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Home > Entertainment > PHOTOS: Art Dedicated At Virginia Street Bridge; BELIEVE Gets A Home

PHOTOS: Art Dedicated At Virginia Street Bridge; BELIEVE Gets A Home

By Carla O'Day
Art Dedication
Art DedicationArt DedicationArt DedicationArt DedicationArt DedicationArt DedicationArt DedicationArt DedicationArt DedicationArt DedicationArt DedicationArt DedicationArt DedicationArt DedicationArt DedicationArt Dedication

By Carla O’Day | Photos by Dana Nollsch

Art depicting Northern Nevada that adorns the new Virginia Street Bridge was officially dedicated Wednesday during a ceremony attended by several dozen people that was accompanied by rainfall.

The 185-foot-long bridge opened last month. It crosses the Truckee River on Virginia Street south of City Hall. City Plaza, located on the northeast side of the bridge, also re-opened with river access and was dedicated as an art plaza.

BELIEVE, a 12-feet-tall word sculpture made by Northern California artists Laura Kimpton and Jeff Schomberg, was moved to City Plaza on Tuesday from the downtown ReTRAC Plaza.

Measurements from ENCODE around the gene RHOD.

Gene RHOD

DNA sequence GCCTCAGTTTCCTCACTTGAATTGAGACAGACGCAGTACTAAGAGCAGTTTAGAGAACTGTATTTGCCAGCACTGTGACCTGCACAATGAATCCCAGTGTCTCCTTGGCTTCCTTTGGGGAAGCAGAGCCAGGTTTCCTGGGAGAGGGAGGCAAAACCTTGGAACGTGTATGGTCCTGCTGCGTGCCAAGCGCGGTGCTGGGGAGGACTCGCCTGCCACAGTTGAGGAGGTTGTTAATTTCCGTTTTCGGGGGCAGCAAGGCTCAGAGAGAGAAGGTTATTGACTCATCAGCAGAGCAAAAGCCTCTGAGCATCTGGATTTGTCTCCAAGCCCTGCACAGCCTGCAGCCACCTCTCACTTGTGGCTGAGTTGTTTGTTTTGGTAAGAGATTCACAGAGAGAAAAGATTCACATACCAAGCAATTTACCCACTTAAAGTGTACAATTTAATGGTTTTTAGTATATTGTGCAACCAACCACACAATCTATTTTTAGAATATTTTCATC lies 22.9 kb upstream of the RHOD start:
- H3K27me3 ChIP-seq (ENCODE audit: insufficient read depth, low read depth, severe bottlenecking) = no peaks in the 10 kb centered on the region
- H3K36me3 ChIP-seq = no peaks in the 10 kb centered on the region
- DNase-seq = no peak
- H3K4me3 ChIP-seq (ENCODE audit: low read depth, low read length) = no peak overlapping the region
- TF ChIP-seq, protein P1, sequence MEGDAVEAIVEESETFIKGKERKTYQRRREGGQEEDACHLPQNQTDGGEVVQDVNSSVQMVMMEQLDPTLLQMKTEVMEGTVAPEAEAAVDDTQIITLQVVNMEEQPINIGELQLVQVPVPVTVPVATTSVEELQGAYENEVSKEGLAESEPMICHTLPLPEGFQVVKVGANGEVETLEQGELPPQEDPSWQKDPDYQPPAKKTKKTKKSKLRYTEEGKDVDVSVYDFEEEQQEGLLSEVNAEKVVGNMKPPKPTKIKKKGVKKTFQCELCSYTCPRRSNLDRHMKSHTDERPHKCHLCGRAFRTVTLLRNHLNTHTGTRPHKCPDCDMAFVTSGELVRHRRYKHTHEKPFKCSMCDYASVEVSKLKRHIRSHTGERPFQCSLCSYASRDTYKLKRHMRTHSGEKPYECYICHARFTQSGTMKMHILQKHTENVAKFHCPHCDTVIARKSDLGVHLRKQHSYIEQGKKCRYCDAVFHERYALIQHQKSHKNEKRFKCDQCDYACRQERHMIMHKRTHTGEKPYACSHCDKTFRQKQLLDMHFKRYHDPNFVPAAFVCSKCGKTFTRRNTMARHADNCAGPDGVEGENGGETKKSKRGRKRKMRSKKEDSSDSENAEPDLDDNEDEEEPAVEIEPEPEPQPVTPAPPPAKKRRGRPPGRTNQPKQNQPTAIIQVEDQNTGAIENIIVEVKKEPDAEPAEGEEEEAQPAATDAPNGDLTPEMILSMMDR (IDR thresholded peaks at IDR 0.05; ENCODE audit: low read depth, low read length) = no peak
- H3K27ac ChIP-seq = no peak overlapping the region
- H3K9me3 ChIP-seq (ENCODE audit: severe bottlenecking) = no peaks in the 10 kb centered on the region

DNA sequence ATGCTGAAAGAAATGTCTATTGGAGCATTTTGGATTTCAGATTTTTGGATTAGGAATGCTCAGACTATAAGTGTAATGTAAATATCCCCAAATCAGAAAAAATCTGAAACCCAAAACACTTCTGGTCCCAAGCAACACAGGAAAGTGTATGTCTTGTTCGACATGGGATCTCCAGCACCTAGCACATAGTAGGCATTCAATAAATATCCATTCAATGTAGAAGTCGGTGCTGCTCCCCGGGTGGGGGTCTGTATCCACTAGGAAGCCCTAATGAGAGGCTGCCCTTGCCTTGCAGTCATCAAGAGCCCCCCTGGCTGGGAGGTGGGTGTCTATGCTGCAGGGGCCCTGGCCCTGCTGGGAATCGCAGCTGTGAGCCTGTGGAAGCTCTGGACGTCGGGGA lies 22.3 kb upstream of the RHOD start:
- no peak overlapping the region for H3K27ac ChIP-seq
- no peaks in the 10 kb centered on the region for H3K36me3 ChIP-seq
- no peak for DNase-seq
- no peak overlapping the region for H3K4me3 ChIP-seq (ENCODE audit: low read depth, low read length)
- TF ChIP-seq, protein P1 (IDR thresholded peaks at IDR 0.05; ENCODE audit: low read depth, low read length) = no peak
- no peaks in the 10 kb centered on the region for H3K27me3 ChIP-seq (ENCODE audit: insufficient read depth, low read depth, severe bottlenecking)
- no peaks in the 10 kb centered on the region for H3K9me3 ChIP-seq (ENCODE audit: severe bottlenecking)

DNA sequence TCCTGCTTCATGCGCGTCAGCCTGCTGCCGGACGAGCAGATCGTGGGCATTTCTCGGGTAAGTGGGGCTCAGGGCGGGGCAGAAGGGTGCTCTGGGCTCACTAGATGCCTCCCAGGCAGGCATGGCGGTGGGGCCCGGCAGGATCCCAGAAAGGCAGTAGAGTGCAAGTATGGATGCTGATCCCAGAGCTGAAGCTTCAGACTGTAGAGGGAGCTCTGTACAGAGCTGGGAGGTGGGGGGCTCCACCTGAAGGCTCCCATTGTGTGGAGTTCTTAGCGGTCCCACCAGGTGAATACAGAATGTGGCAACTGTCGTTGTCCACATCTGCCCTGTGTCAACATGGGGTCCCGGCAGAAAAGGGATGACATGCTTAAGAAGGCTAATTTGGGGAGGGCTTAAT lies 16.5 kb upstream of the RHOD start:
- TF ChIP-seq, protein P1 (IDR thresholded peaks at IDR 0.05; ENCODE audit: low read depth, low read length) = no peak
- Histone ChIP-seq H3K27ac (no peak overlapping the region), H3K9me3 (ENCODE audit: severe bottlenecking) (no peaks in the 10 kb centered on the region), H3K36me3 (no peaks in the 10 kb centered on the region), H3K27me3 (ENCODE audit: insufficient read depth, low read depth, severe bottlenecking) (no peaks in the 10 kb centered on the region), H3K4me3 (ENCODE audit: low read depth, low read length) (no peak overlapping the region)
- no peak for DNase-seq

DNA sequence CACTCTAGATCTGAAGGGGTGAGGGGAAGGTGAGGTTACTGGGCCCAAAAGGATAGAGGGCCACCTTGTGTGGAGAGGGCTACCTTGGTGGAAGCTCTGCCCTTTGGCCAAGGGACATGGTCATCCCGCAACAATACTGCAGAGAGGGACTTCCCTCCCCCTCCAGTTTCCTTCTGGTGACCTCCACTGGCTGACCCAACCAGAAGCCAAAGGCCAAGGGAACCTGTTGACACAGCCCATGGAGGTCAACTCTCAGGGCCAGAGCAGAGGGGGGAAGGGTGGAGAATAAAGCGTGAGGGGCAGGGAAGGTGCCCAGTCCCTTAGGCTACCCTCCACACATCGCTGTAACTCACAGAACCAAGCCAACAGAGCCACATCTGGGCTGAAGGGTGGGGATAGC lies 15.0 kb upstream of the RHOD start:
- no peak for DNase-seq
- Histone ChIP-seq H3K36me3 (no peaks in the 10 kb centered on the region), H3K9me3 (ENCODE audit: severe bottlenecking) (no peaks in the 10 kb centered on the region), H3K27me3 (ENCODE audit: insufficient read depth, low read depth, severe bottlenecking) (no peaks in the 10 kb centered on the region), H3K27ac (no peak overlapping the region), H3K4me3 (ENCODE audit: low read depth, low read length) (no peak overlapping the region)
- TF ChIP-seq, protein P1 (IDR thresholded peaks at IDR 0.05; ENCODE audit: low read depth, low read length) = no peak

Additionally, an interpretive area with panels that point out the former bridges’ structures and the importance of flood walls is located on the bridge’s southeast corner.

Topographic art representing the region is now in the river access area. It was created by Reno-based Tutto-Ferro.

“Through the use of steel and concrete, our concept for the Virginia Street Bridge art component highlights topographically the extremes (in Nevada), some natural, some manmade,” said Paolo Cividino, a Tutto-Ferro representative. “We strived to create something educational in hopes that classrooms of children will visit these maps and get lessons in topography and geography and develop a sense of place on how amazing it is to be a Nevadan.”

Public art is something that makes a municipality more welcoming, improves the economy and promotes local businesses, city officials said.

“It’s amazing the space we’ve created,” Councilman David Bobzien said. “It’s my secret lunch spot. It’s where I grab my quick 20 minutes of self reflection.”

With efforts to preserve as much from the past as possible, the historic lighting structures and rails were refurbished and reinstalled in the area. Old plaques were also reinstalled.

The $18.3 million bridge project replaced the 1905 bridge. Construction began in June 2015 and finished about a month ahead of schedule.

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